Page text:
The district court concluded that Jenkins defaulted his claim of ineffective assistance by failing to present it to the Supreme Court of Illinois. See Simmons v. Gramley, 915 F.2d 1128 (7th Cir.1990); Nutall v. Greer, 764 F.2d 462 (7th Cir.1985). This would indeed be fatal, except that the state court considered a collateral attack on the merits. Illinois permits prisoners to present ineffective-assistance claims collaterally, despite failure to pursue them on direct review, when they depend on facts outside the original record. Perry v. Fairman, 702 F.2d 119 (7th Cir.1983) (collecting Illinois cases). Cf. Guinan v. United States, 6 F.3d 468 (7th Cir.1993). Procedural default in cases under § 2254 depends on state law. Although some language in Nutall and other cases from this circuit implies that failure to pursue a claim through all levels of the state judiciary is a federal bar to review, the Supreme Court's more recent decisions show that state law alone is the basis of forfeiture in cases under § 2254. A default supplies an independent and adequate state ground for the judgment, so that questions of federal law no longer affect the outcome. Coleman v. Thompson, --- U.S. ----, ---- ----, 111 S.Ct. 2546, 2563-66, 115 L.Ed.2d 640 (1991); Harris v. Reed, 489 U.S. 255, 109 S.Ct. 1038, 103 L.Ed.2d 308 (1989). This implies that when the final state court to consider a case acts on the merits of the federal question, without simultaneously asserting an independent state ground of decision, Harris, 489 U.S. at 264 n. 10, 109 S.Ct. at 1044 n. 10, the federal issue remains (potentially) dispositive and is open to review under § 2254. See Ylst v. Nunnemaker, --- U.S. ----, 111 S.Ct. 2590, 115 L.Ed.2d 706 (1991). The state court to which Jenkins presented his post-conviction petition rejected his ineffective-assistance claim without giving forfeiture as a ground. His failure to present the claim to the Supreme Court of Illinois on direct appeal accordingly does not affect his petition under § 2254.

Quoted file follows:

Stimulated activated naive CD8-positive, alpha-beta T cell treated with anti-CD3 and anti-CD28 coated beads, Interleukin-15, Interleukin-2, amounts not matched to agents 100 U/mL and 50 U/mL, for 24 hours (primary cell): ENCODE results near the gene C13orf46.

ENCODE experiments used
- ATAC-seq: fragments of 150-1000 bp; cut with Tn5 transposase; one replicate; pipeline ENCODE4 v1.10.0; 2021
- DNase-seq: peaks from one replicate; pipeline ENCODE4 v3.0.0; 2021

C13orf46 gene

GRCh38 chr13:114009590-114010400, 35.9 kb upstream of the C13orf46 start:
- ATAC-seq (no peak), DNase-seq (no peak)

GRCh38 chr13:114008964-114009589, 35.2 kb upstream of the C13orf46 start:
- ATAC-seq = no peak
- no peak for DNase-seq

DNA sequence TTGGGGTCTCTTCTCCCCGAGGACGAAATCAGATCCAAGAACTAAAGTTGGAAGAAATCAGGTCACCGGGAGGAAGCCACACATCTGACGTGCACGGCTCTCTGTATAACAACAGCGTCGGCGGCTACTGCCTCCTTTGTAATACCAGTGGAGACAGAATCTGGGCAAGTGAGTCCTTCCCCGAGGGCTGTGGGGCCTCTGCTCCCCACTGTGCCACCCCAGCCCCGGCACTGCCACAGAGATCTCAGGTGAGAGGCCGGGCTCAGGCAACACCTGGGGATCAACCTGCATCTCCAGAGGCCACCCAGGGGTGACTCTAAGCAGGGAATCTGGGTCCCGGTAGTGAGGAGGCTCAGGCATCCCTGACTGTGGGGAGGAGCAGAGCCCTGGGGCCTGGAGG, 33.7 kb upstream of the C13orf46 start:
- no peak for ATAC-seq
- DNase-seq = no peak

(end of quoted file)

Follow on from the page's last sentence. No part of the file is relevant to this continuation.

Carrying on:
Jenkins' failure to appeal from the order denying his petition for post-conviction relief is a different matter entirely. Illinois treats a failure to appeal as a procedural default barring further review. "It is clear that a defendant's failure to appeal the dismissal of a post-conviction petition, coupled with the doctrines of res judicata and waiver, ordinarily bars further consideration of all claims which could have been raised." People v. Core, 48 Ill.2d 544, 272 N.E.2d 12, 13-14 (1971). See also Zellers v. Duckworth, 763 F.2d 250, 252 (7th Cir.1985); Williams v. Duckworth, 724 F.2d 1439, 1442 (7th Cir.1984). "Ordinarily" implies that there are exceptions, but Core tells us that the circumstances of Jenkins' case are not among them. Like Jenkins, Core was pursuing a post-conviction claim that trial counsel had been ineffective; like Jenkins, Core justified his failure to appeal by pointing to shortcomings of his post-conviction counsel. The Supreme Court of Illinois concluded that such circumstances do not justify relief from the default. And after Coleman, which overruled Fay v. Noia, 372 U.S. 391, 83 S.Ct. 822, 9 L.Ed.2d 837 (1963), see --- U.S. at ----, 111 S.Ct. at 2565, no independent federal doctrine permits the district court to disregard a prisoner's failure to take an appeal under circumstances in which state law requires an appeal. Coleman, like today's case, involved a failure to pursue appellate review after the trial court denied a petition for post-conviction relief.